So you're middle-aged, a key player at work with a responsible position. You are a great performer, known to make sacrifices for your job and your company. You are well liked by your employees and more importantly by your boss. Does that make you bullet proof from the retrenchment? Well the answer is probably no.
When a company decides to lean up or downsize more often than not it is the older employees who bear the brunt of redundancies. Yes the USA has the Age Discrimination in Employment Act of 1967, which makes it unlawful for employers to discriminate against workers and certain job applicants 40, but age discrimination is hard to prove and when push comes to shove if your company wants let you go, irrespective of your performance and value, you will be shown the door.
There are several reasons why companies do choose to lay off older employees such as:
More and more jobs are being made redundant by technology. This has been obvious for some time in blue-collar jobs such as manufacturing, where robots are able to perform many of the tasks that once required a real person. However, displacement by technology is also becoming more common in more highly skilled jobs such as administrative functions, and even complex technical jobs such as engineering. While a computer can't do everything required of skilled professionals like accountants and engineers they can dramatically improve efficiency, therefore requiring significantly fewer positions for the same workload. Don't ever think your job is safe from being replaced by technology. It is estimated that in the USA over 4 million jobs have already been displaced by technological change1 .
People talk of the extremely fast pace of change in the world these days, but I’m sure if you sat down and talk to your parents they would have thought this was the case during their working lifetime. Changing society, and with it changing demands in the labour market, has been a fact of life for every generation before us and will be for future generations. Being able to stay in the same job your entire working life has never been easy, and is now pretty much impossible.
Recent examples of change which have impacted, and are continuing to impact, labour markets are:
Large conventional shopping malls are closing, and some major shopping chains are close to bankruptcy, in a big part due to the rise in online shopping. Traditional retail jobs are disappearing.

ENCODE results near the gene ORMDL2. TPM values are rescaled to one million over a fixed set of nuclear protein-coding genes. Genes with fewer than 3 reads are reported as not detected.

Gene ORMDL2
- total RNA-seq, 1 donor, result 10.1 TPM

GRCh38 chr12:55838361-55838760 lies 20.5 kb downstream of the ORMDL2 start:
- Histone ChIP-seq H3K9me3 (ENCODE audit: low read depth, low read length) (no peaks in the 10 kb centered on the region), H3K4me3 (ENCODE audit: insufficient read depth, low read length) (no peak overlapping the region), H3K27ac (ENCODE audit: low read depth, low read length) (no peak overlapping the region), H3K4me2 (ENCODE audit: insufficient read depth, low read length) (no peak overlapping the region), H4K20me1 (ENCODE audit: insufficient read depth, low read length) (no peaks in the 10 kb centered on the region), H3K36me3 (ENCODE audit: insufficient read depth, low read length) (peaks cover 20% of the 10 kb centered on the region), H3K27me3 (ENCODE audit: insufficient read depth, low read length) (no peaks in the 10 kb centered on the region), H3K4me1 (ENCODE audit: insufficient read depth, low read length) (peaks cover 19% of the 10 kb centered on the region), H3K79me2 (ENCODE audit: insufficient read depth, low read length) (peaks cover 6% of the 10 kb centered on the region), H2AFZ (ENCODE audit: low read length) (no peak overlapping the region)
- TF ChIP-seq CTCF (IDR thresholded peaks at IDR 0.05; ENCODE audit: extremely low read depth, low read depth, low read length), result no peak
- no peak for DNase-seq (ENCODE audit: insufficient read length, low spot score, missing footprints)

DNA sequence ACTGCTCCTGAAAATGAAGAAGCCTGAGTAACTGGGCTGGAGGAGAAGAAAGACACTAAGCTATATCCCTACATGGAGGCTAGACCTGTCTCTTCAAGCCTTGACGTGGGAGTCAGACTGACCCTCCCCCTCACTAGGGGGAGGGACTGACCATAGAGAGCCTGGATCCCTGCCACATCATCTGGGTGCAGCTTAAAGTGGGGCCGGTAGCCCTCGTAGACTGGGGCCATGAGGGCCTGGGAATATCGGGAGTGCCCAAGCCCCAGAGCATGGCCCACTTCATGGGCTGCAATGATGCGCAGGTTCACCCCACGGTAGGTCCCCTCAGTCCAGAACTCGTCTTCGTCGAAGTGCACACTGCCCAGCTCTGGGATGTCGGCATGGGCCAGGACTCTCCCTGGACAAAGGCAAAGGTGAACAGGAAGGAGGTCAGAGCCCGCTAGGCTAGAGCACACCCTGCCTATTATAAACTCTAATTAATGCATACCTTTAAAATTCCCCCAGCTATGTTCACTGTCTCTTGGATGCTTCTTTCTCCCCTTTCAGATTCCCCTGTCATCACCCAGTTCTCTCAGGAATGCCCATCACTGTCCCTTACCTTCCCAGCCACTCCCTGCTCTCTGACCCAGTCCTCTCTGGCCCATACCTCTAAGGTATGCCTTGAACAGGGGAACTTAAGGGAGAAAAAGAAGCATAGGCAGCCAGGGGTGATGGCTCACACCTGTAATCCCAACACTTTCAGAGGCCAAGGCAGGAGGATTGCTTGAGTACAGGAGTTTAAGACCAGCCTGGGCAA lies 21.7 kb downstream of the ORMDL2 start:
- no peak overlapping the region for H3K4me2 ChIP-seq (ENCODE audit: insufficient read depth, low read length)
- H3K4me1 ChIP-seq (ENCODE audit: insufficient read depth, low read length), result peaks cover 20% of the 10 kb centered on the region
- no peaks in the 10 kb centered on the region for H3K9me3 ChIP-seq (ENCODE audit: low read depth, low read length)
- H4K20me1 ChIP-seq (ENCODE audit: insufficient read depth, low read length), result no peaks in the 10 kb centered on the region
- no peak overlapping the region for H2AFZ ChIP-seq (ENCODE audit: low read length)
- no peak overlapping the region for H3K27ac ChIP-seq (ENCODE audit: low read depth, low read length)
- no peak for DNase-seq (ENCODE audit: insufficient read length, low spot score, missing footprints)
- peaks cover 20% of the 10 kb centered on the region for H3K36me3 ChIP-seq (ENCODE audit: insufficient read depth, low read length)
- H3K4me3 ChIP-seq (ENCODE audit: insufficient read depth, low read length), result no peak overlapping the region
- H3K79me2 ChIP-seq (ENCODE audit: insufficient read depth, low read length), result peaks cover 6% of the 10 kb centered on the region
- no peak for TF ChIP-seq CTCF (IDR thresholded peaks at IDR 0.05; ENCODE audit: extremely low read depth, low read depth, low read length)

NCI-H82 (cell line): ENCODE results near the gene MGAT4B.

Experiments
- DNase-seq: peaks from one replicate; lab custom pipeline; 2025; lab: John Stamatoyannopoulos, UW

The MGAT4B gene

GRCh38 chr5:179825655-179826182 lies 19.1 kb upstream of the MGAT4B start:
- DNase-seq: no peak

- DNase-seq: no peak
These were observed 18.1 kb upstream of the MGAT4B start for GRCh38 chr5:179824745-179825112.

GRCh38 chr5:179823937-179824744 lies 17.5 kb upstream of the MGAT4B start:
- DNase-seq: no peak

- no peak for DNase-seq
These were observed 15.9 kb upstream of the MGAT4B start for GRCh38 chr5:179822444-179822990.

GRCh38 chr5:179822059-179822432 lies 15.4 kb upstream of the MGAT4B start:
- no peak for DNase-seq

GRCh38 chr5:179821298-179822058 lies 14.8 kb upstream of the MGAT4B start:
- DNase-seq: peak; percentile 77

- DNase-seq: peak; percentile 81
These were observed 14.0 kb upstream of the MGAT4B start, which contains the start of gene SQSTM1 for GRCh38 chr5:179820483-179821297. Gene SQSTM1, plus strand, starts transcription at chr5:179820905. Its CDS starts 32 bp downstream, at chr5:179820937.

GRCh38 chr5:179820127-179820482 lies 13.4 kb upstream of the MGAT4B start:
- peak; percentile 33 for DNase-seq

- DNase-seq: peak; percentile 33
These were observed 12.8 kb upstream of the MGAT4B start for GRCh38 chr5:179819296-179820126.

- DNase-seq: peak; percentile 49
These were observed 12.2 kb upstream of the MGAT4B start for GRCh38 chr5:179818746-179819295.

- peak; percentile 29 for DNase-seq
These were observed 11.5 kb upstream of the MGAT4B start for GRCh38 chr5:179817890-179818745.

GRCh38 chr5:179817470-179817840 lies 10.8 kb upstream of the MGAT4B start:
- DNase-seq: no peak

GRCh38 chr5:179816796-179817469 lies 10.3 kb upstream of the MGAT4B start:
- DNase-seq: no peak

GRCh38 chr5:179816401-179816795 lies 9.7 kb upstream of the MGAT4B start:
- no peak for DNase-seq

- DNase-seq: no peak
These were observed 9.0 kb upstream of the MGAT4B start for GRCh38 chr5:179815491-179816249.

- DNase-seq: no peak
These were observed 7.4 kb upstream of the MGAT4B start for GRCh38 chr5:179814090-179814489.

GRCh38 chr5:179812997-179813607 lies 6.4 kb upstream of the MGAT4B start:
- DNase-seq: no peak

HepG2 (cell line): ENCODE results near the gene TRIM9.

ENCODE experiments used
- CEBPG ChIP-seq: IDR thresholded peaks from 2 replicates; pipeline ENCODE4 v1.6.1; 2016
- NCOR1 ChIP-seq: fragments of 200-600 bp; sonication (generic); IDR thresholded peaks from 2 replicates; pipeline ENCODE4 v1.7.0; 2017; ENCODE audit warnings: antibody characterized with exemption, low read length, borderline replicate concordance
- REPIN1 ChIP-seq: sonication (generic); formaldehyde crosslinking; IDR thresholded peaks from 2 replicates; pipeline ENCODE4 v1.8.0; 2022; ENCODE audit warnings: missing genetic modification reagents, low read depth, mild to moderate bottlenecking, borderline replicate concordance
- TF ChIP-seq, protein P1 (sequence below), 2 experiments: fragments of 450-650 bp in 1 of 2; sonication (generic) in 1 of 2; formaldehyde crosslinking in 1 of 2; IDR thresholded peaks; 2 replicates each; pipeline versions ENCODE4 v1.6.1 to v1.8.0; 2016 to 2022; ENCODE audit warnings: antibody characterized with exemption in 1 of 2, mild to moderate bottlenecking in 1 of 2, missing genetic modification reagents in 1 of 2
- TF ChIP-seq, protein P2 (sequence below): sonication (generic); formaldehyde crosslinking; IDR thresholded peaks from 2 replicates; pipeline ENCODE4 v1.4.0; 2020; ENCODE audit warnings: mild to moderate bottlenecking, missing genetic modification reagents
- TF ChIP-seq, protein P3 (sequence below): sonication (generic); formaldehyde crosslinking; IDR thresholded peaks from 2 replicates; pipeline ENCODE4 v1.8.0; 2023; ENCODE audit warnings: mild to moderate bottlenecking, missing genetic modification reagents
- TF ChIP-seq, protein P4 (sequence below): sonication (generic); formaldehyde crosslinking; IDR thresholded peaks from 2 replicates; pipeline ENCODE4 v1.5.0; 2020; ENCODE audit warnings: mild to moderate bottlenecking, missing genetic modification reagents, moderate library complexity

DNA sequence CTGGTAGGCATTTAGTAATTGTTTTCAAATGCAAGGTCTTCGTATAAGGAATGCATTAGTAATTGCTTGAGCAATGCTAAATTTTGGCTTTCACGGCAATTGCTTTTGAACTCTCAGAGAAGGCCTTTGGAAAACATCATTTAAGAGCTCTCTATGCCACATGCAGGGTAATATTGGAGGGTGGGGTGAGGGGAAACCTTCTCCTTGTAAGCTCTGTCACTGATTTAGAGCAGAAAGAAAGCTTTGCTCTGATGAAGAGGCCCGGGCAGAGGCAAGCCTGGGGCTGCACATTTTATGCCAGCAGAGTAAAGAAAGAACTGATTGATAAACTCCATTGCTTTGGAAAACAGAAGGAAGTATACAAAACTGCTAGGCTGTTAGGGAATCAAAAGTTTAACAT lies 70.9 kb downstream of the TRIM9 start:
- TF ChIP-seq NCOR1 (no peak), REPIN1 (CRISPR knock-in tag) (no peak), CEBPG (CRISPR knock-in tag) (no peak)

The move away from carbon intensive fossil fuels and improved efficiencies in consumption of fossil fuels continues to reduce demand for oil and natural gas. While we are yet to see the last internal combustion engine role off the production line, demand for fossil fuels may well have peaked or be close to peaking. The 2014 decision by Saudi Arabia to protect its production share of global oil industry dramatically reduced the value of oil and gas leading to mass industry layoffs. The industry is now in the throes of recovering from this downturn which saw approximately one third of the global work workforce without a job.
The potential for future large scale employment shocks are relatively easy to see in almost any industry, with the capability to dramatically reduce jobs for specific sectors, professional and blue collar positions alike. In the world of accounting for example, it would only take the government's decision to greatly simplify state and federal taxes, to say a flat tax with no deductions, and then the demand for accountants would suddenly fall off a cliff.
Yes, some jobs are transferable across industry, so a downturn in one industry may yield opportunity in another industry on the rise. The trouble with a middle-aged worker is that a large part of his or her employment value is intrinsic in the specialised skills that pertain only to a particular company in a particular industry. These skills will not necessarily be valued in other companies or industries.
Companies are also reluctant to hire middle aged workers, for many reasons. For example, rightly or wrongly, older employees are often seen as low energy, and reluctant to change and accept new technology.
Some people are happy working in the same company in the same functional role for most , if not all, of their working life. However, many men want new challenges or simply a change in job, particularly in middle age. Some may have finally realised that they dislike their chosen career, or may have decided that 30 years or more in the same industry or the same job function is just no longer personally fulfilling.
When you think about it those who desire a career change are the lucky ones. Firstly, it is likely they already have an idea of what they want to do for the rest of their working life, which can be difficult to establish. Simply not liking where you are at now does not lay out a road map for the future. Identifying your new career is most of the battle in making a career change. Secondly, having determined that you need a career change while you are still working allows opportunity to plan and make the change with less financial disruption to you and your family.
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